Tuberculosis (Cause, symptoms, diagnosis, and treatment)


Tuberculosis is a chronic, contagious, granulomatous disease characterized by the development of tubercle nodules followed by caseation and calcification, debility, and muscle wasting. The disease is transmissible between animal and human beings.


As based on species of genus mycobacterium, affecting animals, humans, and birds, it is classified majorly into four types:

  1. Bovine type: Animals and human.
  2. Human type: Human and animals.
  3. Avian type: Fowls, pigs, horses and dogs.
  4. Volebacillus: Murrines species.

Different species of Mycobacterium affect different animals and human beings.

  1. Cattle: M.bovis and M.tuberculosis.
  2. Human – M.tuberculosis and M.bovis.
  3. Horses: M. bovis (majorly), M.tuberculosis and M.avium.
  4. Dogs: M. bovis, M. tuberculosis and M. avium.
  5. Pigs: Bovine, human and avian type.
  6. Birds: M.avium.


Prevalence of infection

  1. Tuberculosis is prevalent worldwide both in animals and human beings.
  2. TB is endemic in Nepal both in animals and human beings.

Economic impact

  1. Apart from the mortality and productive loss.
  2. Disease is relatively benign in pigs.
  3. Discarding and condemning infected carcasses at slaughter.

Predisposing factors

  1. Overpopulation in small area.
  2. Purely intensive rearing.
  3. Inter current infection.
  4. Poor sanitation.
  5. Inadequate ventilation.
  6. vitamin A and C deficiency.
  7. Young age groups and malnourishment.

Source of infection

  1. Exhaled air, feces and infected meat.
  2. Nasal discharge, sputum and tracheal mucus.
  3. Contaminated inanimate and animate objects.
  4. Reproductive discharges.
  5. Feed, water and soil.  


  1. Nasal discharge and tracheal mucus.
  2. Ingestion: Communal use of feed and water troughs.
  3. Ingestion of tuberculosis infected animals milk and their products.
  4. Direct contact with infected animals.
  5. Inhalation of droplet nuclei from aerosol.
  6. Congenital infection by vertical transmission.

Host affected

  1. Cattle are the primary host highly susceptible for the infection.
  2. Pure bred and cross bred are highly affected as compared to zebu cattle.
  3. Sheep and goats more or less resistant to infection.
  4. Badgers, possums, pigs, dogs, primates, large cats and elephants other than cattle are affected and acts as maintenance host.
  5. Infected cattle are the main source for human infection.


Mechanism to develop infection

  1. The cells wall of the mycobacteria is constituted by 40% of the lipid which is of trehalos-6, 6’dimycolate and sulphur containing glycolipids.
  2. Virulent tubercle bacilli destroy the phagosome and causes failure of phagolysosomal fusion and so there is survival of mycobacteria within the phagocytic cells.

Primary Tubercle Complex or Ghon’s focus

  1. The mycobacteria which gain entry in the host by inhalation get lodged in the alveolar surface of the lung and its bronchial and thoracic lymphnodes.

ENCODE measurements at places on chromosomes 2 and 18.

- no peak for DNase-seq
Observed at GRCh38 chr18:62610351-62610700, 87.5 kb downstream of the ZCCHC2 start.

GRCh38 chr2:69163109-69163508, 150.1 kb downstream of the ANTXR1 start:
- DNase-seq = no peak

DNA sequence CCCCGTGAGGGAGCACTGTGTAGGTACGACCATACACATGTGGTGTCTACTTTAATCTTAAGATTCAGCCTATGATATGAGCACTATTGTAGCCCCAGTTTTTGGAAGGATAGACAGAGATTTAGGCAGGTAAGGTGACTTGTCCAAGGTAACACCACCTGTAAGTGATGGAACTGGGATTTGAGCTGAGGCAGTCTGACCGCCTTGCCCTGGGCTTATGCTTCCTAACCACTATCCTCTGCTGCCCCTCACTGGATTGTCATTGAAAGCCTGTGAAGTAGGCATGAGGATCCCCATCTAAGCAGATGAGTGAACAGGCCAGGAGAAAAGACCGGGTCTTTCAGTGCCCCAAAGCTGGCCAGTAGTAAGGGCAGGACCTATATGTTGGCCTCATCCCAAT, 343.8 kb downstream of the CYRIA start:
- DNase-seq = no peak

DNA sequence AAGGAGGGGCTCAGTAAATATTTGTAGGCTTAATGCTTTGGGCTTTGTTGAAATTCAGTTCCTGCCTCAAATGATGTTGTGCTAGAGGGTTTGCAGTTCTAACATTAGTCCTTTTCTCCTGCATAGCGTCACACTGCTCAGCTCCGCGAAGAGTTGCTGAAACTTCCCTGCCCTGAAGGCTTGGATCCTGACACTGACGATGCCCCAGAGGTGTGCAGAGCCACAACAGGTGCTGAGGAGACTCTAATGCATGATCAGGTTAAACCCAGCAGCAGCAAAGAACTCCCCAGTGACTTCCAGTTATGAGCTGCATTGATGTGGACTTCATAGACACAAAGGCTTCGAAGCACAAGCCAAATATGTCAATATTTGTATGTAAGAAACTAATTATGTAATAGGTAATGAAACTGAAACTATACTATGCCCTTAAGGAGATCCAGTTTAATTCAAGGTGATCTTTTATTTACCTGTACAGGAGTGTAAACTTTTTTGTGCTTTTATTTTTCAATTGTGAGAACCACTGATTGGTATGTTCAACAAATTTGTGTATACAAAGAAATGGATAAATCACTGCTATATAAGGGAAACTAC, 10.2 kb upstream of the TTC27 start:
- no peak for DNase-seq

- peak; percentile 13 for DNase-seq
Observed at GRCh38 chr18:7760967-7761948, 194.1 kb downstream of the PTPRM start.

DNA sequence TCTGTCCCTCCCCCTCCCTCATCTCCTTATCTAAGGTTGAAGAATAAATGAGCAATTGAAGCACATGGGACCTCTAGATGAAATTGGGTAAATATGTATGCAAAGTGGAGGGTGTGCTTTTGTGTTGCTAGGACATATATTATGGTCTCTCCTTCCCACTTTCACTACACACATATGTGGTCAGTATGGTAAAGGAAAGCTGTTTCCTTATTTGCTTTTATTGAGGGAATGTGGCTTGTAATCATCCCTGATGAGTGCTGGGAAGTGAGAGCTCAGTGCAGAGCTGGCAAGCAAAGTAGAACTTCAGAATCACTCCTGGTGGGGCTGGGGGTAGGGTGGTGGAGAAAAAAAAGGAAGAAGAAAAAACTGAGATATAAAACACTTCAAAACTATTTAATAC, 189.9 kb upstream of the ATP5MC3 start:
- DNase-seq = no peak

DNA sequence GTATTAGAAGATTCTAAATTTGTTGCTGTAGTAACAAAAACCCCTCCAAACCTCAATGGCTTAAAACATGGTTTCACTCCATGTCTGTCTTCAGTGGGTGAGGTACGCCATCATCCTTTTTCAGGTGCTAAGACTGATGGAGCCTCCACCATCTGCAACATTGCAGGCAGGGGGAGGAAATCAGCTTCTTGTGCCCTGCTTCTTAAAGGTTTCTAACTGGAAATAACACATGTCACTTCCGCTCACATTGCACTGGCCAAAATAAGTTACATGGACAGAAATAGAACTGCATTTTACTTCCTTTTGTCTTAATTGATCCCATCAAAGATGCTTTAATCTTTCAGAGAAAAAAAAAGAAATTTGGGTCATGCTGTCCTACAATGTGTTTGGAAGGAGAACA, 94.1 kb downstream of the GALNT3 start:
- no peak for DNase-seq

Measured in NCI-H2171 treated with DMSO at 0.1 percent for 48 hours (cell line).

2. By ingestion the organism reaches pharyngeal and mesenteric lymphnodes get locked up there.
  3. Within the corresponding lymphnodes the mycobacteria undergoes multiplication and develop small tubercles. The focus of such infection in the lymphnodes given the condition “Primary complex of infection” or “Ghon’s focus”.

Post Primary dissemination and Stage of late generalization

  1. Through draining of lymphnodes, bacteria reaches the blood circulation and spread into other body cavities due to drop in immune response.
  2. As a result the bacteria overcome the killing effect by host immune mechanism and causes infiltration and necrosis of neutrophils.
  3. Together, the bacteria and the dead immune cells are surrounded by multi epitheloid cell layers which is called as Langhan’s giant cells or granulomas and further this is surrounded by lymphocytes and fibrous connective tissues.

Clinical signs

General form

  1. Affected animals become docile, lethargic but seems to be bright and alert.
  2. Cows with prominent miliary tubercle lesions are clinically normal.
  3. Progressive emaciation.
  4. Capricious appetite, fluctuating body temperature and rough / sleek hair coat.
  5. In spite of good appetite animal does not put up weight.
  6. All these general signs are pronounced following calving.

Respiratory form

  1. Silent or paroxysmal cough especially during early morning and chilled weather.
  2. Chronic cough due to bronchial pneumonia.
  3. Rapid respiration with dyspnoea revealed by auscultation and percussion of the chest due to enlargement of bronchial lymphnode and obstruction of air ways.
  4. Squeaking crackles are audible but noise audible over the caudal lobes.
  5. Enlargement of retropharyngeal lymphnode causes dysphagia and noisy breathing due to pharyngeal obstruction.

Reproductive form

  1. Metritis and inflammation of placenta leads to infertility, abortion and failure in conception.
  2. Nervous signs.
  3. In horse painful cervical osteomyelitis causes stiffness of neck and difficulty to eat.

Sheep and goats

  1. Bronchopneumonia and terminal dyspnea.
  2. Intestinal ulceration with diarrhea which is rare in cattle.
  3. Enlarged lymphnode of alimentary tract.